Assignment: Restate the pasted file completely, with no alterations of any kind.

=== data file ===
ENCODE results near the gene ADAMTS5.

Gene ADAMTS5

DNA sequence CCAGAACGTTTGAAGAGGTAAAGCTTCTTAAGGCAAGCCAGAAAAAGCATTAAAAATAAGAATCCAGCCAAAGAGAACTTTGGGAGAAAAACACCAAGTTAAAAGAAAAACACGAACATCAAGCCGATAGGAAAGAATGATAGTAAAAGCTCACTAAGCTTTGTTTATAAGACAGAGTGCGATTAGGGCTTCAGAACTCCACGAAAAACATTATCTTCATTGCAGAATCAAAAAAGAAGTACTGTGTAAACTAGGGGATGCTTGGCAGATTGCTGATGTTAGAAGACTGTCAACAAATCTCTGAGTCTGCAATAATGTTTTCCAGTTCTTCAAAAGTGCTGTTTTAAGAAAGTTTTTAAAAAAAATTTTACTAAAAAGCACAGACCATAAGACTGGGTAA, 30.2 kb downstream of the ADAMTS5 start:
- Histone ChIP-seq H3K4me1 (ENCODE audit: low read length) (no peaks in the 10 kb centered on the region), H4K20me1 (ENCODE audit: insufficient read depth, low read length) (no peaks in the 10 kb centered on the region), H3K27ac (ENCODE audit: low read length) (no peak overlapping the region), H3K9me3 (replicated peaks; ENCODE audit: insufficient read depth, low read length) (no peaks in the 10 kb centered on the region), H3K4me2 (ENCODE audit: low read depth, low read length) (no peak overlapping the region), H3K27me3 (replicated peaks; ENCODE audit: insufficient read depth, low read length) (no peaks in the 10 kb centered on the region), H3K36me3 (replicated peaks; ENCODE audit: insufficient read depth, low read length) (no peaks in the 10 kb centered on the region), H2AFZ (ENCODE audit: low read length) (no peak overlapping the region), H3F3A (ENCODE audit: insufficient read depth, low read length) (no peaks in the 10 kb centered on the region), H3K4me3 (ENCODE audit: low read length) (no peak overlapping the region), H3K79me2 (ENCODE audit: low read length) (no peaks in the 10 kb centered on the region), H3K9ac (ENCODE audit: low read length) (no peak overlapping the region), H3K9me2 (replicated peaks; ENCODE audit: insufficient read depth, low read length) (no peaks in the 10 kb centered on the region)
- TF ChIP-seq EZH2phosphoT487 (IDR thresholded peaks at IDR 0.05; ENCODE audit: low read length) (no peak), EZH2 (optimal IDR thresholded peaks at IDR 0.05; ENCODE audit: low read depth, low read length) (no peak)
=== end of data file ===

ENCODE results near the gene ADAMTS5.

Gene ADAMTS5

DNA sequence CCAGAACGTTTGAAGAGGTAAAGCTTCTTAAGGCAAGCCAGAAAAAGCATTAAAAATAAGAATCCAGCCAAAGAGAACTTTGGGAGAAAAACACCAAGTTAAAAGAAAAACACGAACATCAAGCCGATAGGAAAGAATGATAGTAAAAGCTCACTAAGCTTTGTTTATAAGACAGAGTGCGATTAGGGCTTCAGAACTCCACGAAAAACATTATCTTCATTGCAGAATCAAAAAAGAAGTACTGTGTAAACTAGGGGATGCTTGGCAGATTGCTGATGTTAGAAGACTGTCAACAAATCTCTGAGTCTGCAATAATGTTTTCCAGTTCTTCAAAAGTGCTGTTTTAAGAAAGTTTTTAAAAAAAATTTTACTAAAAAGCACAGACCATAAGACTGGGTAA, 30.2 kb downstream of the ADAMTS5 start:
- Histone ChIP-seq H3K4me1 (ENCODE audit: low read length) (no peaks in the 10 kb centered on the region), H4K20me1 (ENCODE audit: insufficient read depth, low read length) (no peaks in the 10 kb centered on the region), H3K27ac (ENCODE audit: low read length) (no peak overlapping the region), H3K9me3 (replicated peaks; ENCODE audit: insufficient read depth, low read length) (no peaks in the 10 kb centered on the region), H3K4me2 (ENCODE audit: low read depth, low read length) (no peak overlapping the region), H3K27me3 (replicated peaks; ENCODE audit: insufficient read depth, low read length) (no peaks in the 10 kb centered on the region), H3K36me3 (replicated peaks; ENCODE audit: insufficient read depth, low read length) (no peaks in the 10 kb centered on the region), H2AFZ (ENCODE audit: low read length) (no peak overlapping the region), H3F3A (ENCODE audit: insufficient read depth, low read length) (no peaks in the 10 kb centered on the region), H3K4me3 (ENCODE audit: low read length) (no peak overlapping the region), H3K79me2 (ENCODE audit: low read length) (no peaks in the 10 kb centered on the region), H3K9ac (ENCODE audit: low read length) (no peak overlapping the region), H3K9me2 (replicated peaks; ENCODE audit: insufficient read depth, low read length) (no peaks in the 10 kb centered on the region)
- TF ChIP-seq EZH2phosphoT487 (IDR thresholded peaks at IDR 0.05; ENCODE audit: low read length) (no peak), EZH2 (optimal IDR thresholded peaks at IDR 0.05; ENCODE audit: low read depth, low read length) (no peak)